From Wikipedia, the free encyclopedia - View original article
|Events in the|
|Life of Jesus|
according to the Gospels
|Portals: Christianity Bible|
In this Gospel episode Jesus and his disciples travel to Jerusalem for Passover, where he expels the money changers from the Temple, accusing them of turning the Temple into a den of thieves through their commercial activities. In the Gospel of John Jesus refers to the Temple as "my Father’s house", thus, in some views, making a claim to being the Son of God, although it is common in the Abrahamic religions to refer to God as God the Father.
Some Christians think this is the only account of Jesus using physical force in any of the Gospels. Eastern Orthodox reject this idea. The narrative occurs near the end of the Synoptic Gospels (at Mark 11:15–19, , Matthew 21:12–17, and Luke 19:45–48, ) and near the start in the Gospel of John (at John 2:13–16). Some scholars believe that these refer to two separate incidents, given that the Gospel of John also includes more than one Passover.
Jesus is stated to have visited the Temple in Jerusalem, Herod's Temple, where the courtyard is described as being filled with livestock and the tables of the money changers, who changed the standard Greek and Roman money for Jewish and Tyrian money. Jerusalem was packed with Jews who had come for Passover, perhaps numbering 300,000 to 400,000 pilgrims.
And making a whip of cords, he drove them all out of the temple, with the sheep and oxen. And he poured out the coins of the money-changers and overturned their tables. And he told those who sold the pigeons, "Take these things away; do not make my Father's house a house of trade."[Jn 2:13–16]
"And Jesus went into the temple of God, and cast out all them that sold and bought in the temple, and overthrew the tables of the moneychangers, and the seats of them that sold doves, And said unto them, It is written, My house shall be called the house of prayer; but ye have made it a den of thieves."
In John, this is the first of the three times that Jesus goes to Jerusalem for the Passover, and John says that during the Passover Feast there were (unspecified) miraculous signs performed by Jesus, which caused people to believe "in his name", but that he would "not entrust himself to them, for he knew all men".
In Mark 12:40 and Luke 20:47 Jesus accused the Temple authorities of thieving and this time names poor widows as their victims, going on to provide evidence of this in Mark 12:42 and Luke 21:2. Dove sellers were selling doves that were sacrificed by the poor who could not afford grander sacrifices and specifically by women. According to Mark 11:16, Jesus then put an embargo on people carrying any merchandise through the Temple—a sanction that would have disrupted all commerce. This occurred in the outermost court of the gentiles. Gentile money could not be used at the Temple because of the graven images on it. Gentiles who had converted to Judaism were charged an additional fee for the change to Jewish money and sometimes given unhealthy animals to sacrifice. Jesus became indignant over the treatment of the animals as well as the treatment of the converted gentiles, which was in violation of Isaiah 56:6-7.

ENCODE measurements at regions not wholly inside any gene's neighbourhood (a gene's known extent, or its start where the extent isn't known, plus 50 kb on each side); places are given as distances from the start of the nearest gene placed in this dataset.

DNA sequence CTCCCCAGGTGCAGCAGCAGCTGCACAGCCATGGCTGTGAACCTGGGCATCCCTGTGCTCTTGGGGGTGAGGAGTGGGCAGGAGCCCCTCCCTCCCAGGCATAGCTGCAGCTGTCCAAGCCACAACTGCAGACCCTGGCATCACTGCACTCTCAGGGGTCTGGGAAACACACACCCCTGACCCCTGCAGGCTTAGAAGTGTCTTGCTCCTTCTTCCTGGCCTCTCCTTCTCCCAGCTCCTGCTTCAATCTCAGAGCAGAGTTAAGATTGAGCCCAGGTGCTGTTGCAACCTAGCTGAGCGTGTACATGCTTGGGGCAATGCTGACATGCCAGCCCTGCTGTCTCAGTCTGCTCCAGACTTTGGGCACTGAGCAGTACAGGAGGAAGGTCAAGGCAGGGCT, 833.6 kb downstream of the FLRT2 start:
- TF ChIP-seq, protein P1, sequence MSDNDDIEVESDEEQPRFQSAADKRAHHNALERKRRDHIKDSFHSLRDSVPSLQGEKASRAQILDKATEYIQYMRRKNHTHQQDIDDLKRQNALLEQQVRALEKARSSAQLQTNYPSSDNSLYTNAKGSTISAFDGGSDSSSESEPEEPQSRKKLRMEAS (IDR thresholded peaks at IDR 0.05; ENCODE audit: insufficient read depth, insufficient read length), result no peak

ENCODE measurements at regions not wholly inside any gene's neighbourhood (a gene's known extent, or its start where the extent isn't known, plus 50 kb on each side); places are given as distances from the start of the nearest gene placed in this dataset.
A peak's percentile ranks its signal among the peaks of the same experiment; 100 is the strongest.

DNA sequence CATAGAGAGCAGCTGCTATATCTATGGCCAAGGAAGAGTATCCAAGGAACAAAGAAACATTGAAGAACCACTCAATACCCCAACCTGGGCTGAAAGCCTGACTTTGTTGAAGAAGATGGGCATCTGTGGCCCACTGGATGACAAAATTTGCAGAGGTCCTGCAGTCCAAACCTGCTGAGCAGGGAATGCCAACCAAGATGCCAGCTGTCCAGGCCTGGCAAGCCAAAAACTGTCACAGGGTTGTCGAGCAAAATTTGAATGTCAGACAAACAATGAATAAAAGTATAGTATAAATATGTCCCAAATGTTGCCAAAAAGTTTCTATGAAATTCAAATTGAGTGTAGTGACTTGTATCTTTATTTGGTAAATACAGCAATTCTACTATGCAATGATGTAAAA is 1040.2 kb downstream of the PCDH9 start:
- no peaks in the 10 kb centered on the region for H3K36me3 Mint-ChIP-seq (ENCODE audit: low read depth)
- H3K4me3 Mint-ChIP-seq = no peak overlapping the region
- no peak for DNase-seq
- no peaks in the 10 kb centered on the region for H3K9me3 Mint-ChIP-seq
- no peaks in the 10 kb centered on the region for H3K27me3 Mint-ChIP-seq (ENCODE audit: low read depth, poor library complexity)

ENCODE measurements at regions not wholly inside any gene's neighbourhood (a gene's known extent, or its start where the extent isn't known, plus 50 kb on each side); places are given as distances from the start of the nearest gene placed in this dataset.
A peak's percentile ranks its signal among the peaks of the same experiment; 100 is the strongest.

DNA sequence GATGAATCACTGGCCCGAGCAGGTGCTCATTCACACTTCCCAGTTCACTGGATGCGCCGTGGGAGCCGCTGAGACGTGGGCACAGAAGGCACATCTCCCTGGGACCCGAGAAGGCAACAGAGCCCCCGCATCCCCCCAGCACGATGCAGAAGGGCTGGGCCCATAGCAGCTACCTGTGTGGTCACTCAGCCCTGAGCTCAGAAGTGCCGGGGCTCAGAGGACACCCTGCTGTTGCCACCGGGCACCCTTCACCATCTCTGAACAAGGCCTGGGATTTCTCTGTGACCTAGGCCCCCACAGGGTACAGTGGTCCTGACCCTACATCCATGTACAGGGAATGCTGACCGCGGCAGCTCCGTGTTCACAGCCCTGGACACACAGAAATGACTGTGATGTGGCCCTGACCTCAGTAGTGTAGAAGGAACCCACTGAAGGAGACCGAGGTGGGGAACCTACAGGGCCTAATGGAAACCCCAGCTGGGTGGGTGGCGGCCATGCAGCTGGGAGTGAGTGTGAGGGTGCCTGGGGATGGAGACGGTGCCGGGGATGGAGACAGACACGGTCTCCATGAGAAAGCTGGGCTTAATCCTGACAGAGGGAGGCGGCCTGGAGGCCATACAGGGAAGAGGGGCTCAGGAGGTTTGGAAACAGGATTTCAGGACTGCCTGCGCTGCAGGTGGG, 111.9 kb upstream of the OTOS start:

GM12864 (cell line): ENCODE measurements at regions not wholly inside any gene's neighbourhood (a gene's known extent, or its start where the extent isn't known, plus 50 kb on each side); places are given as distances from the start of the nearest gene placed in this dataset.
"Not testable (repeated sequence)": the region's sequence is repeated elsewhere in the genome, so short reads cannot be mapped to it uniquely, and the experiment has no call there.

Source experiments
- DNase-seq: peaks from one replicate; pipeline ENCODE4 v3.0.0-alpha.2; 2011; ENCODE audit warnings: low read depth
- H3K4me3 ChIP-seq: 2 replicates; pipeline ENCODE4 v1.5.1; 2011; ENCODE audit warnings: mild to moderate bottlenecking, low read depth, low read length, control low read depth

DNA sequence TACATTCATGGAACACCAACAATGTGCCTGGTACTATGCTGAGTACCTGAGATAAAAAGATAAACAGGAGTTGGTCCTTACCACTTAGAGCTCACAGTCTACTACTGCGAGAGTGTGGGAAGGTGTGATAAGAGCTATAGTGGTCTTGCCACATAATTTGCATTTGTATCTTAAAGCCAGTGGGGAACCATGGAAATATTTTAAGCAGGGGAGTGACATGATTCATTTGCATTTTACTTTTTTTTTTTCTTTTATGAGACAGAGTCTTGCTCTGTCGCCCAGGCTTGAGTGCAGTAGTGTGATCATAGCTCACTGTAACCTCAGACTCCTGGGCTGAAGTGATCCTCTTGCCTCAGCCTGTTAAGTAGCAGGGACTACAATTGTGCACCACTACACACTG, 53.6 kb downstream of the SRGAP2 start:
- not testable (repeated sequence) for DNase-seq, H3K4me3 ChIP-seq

Matthew 21:14–16 says the Temple leaders questioned Jesus if he was aware the children were shouting "Hosanna to the Son of David." Jesus responded by saying "from the lips of children and infants you have ordained praise." This phrase incorporates a phrase from the Psalm 8:2, "from the lips of children and infants," believed by followers to be an admission of divinity by Jesus, thus confirming his divinity via prooftexting the Old Testament.
The Temple cleansing episode in the Gospel of John can be correlated with non-biblical historical data sources to obtain an estimate for the year to which the episode refers. John 2:13 states that Jesus went to the Temple in Jerusalem around the start of his ministry and John 2:20 states that Jesus was told:
In the Antiquities of the Jews, first-century historian Flavius Josephus wrote that (Ant 15.380) the temple reconstruction was started by Herod the Great in the 15th–18th year of his reign at about the time that Augustus arrived in Syria (Ant 15.354). Temple expansion and reconstruction was ongoing, and it was in constant reconstruction until it was destroyed in 70 AD/CE by the Romans. Given that it took 46 years of construction, the Temple visit in the Gospel of John has been estimated at around 27–29 AD/CE.
The cleansing of the Temple is a commonly depicted event in the Life of Christ, under various titles.
El Greco painted several versions:
An incident where provocation took place in the Temple can be found in the time of Nehemiah, when Nehemiah overturned the furniture of Tobiah the Ammonite who had, with the cooperation of Eliashib the High Priest, leased the storerooms of the temple, depriving the Levites of their rations from the offerings, and drove out Eliashib's grandson, who had married the daughter of Sanballat the Horonite (Neh 13).
|Wikimedia Commons has media related to Cleansing of the Temple.|
Cleansing of the Temple
Wedding in Cana in John 2
or Triumphal Entry in the Synoptic Gospels
Jesus & Nicodemus in John 3
or Fig Tree Cursed in the Synoptic Gospels